13. I have gone through the written statement very carefully to find that there is actually such a case in the written statement. Both the courts below made this apparent error in not looking properly into the written statement and, therefore, mis-directed themselves in assessing the oral evidence adduced by the parties. Therefore, it can be said that both the courts below, while recording their finding regarding the status of the defendant/ appellant, acted on an assumption not sup-

ported by evidence and failed to consider the oral and also the documentary evidence in coming such finding.

14. Coming to the evidence of the witnesses examined by the plaintiff, we have already seen that the plaintiff admitted that he did not know the father of the defendant/ appellant and he could not say if the defendant’s father was the tenant in the suit premises. He did not enquire admittedly about the antecedents of the defendant when he was inducting him as a licensee. Admittedly, the defendant was given not only a room, but also a kitchen and the facility to use the toilet and the common tap water. Thereby, exclusive possession of the portion of the suit premises was given to the defendant. There is nothing to show that the plaintiff/landlord retained legal possession of the same in the sense allowing the defendant/tenant to occupy it only as a licensee or an invitee for a period of four months. The other witness (P.W. 2) was examined by the plaintiff to prove that the defendant/appellant was a tenant in their house, i.e., in the house of P.W. 2, since before his occupation of the suit premises as a licensee. In other words, P.W. 2 was examined to prove that the defendant/ appellant was living as a tenant in their house, and, was therefore, living elsewhere than in the suit premises before September, 1979. If there is convincing evidence on record to show that really the defendant was living elsewhere, then in that case the defendant will have no case as a tenant in the suit premises. On a scrutiny of the evidence of P.W. 2 we find that he is completely an interested witness and admitted to have come to the dock at the request of the plaintiff, as his father’s friend and thereby brought the rent counterfoils which he was requested so to do. He did not know the defendant’s father or where he lived. P.W. 2 cannot say when the defendant was inducted as a tenant in their house in 5, Sashibhusan Basak Lane. He cannot say in his evidence how old he was when the defendant was inducted as a tenant in their house, although he says he used to collect rent when the defendant was inducted as a tenant.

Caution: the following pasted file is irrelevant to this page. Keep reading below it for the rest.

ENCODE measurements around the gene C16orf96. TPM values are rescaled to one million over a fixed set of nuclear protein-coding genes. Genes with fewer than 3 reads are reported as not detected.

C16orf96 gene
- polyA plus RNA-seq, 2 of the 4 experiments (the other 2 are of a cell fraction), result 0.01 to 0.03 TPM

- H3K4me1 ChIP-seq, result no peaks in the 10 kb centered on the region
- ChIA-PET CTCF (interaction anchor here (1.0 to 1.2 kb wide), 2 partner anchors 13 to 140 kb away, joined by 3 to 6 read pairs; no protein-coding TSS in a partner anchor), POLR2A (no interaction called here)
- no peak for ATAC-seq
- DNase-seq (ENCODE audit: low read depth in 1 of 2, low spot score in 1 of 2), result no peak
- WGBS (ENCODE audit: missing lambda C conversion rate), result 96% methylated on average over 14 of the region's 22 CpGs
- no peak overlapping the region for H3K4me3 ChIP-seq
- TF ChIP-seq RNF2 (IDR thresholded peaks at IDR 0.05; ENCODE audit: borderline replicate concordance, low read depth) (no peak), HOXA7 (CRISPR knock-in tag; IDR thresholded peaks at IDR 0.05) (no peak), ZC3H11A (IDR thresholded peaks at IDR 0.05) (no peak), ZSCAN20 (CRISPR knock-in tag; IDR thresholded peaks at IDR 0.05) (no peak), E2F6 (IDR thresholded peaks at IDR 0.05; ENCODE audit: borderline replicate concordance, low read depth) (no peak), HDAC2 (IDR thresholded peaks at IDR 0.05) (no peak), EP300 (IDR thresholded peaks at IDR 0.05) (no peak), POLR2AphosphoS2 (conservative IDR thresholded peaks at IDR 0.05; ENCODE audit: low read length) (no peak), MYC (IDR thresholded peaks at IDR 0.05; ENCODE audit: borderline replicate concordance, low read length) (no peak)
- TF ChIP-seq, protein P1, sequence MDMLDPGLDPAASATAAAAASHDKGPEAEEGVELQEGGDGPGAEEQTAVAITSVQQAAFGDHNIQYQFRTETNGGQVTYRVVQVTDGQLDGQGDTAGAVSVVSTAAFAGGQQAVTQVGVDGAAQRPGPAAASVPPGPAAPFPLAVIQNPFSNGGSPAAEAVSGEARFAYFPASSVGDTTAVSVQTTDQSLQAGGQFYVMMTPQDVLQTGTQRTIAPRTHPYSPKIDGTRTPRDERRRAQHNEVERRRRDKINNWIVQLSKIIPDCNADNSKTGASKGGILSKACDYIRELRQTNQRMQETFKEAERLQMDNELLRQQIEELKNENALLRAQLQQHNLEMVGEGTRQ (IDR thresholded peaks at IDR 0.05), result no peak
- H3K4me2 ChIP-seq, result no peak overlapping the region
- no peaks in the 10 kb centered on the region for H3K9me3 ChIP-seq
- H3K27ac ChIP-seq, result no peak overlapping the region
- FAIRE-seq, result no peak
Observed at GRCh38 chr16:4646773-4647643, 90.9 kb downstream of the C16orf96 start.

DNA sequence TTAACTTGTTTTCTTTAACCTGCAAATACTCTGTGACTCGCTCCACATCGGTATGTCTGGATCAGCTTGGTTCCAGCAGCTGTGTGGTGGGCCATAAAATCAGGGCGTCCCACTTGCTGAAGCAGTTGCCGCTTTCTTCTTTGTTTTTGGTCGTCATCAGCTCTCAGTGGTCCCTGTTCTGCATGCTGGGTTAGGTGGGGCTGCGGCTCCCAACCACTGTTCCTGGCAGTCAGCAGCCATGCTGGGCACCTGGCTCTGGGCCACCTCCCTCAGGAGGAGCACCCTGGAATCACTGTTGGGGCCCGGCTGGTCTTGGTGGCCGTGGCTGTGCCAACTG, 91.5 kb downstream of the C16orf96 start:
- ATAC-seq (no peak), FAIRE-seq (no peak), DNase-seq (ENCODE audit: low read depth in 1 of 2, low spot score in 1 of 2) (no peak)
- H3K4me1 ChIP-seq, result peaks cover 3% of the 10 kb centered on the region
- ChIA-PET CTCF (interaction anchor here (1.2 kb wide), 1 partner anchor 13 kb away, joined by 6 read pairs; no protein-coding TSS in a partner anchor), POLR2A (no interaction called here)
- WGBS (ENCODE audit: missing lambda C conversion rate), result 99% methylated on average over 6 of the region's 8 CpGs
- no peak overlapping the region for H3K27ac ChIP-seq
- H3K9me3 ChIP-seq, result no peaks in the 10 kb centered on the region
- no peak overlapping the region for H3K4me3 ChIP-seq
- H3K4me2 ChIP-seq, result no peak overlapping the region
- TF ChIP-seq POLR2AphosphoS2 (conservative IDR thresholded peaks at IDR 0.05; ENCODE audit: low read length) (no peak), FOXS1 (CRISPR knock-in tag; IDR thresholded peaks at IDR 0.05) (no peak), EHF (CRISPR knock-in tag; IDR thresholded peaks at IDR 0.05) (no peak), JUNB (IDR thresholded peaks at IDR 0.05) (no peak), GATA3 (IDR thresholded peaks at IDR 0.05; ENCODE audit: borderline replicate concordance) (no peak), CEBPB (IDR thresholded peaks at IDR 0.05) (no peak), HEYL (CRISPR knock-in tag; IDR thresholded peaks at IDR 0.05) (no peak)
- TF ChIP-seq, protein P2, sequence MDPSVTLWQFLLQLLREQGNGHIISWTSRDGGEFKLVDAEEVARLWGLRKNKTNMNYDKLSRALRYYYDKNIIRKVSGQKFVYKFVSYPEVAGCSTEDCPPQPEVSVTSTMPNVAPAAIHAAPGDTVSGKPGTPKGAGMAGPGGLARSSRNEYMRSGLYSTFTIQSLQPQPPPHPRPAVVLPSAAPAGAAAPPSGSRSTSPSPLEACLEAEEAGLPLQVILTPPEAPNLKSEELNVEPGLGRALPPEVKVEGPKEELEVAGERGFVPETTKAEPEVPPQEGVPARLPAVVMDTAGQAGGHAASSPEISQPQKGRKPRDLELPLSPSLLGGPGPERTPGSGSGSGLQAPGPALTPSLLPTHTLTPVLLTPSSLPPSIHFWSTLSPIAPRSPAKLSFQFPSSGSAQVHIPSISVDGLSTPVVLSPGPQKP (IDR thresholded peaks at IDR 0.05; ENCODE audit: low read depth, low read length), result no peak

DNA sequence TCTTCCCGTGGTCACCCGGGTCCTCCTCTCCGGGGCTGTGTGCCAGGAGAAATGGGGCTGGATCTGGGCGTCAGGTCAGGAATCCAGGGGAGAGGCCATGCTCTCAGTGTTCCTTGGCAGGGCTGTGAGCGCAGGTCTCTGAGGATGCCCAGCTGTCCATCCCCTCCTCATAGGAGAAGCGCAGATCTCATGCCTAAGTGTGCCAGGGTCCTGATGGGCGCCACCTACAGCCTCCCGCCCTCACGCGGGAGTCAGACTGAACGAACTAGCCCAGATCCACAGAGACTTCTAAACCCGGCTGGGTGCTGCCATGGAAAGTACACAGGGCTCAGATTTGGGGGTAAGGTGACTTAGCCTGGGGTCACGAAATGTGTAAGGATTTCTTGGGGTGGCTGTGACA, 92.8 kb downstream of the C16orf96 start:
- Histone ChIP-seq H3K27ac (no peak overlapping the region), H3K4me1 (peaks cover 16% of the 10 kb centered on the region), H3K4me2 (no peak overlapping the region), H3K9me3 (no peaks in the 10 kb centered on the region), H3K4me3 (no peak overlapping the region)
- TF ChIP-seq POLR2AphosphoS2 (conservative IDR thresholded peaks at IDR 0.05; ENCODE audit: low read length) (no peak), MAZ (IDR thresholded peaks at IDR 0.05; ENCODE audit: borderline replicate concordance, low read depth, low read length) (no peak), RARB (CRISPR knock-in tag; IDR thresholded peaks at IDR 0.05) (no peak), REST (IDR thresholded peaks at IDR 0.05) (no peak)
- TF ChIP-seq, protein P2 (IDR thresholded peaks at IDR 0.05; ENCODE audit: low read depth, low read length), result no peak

15.P.W. 3 is apparently an interested witnesses as admittedly he is a friend of the plaintiff/ respondent. It is true, he was once a tenant in this house, but he left it long ago and purchased a house site and built a house in the name of his wife away from this place, although he claims that he shifted from this house in 1966. As a matter of fact we find that he purchased the house site in which, he says, he built a house long before.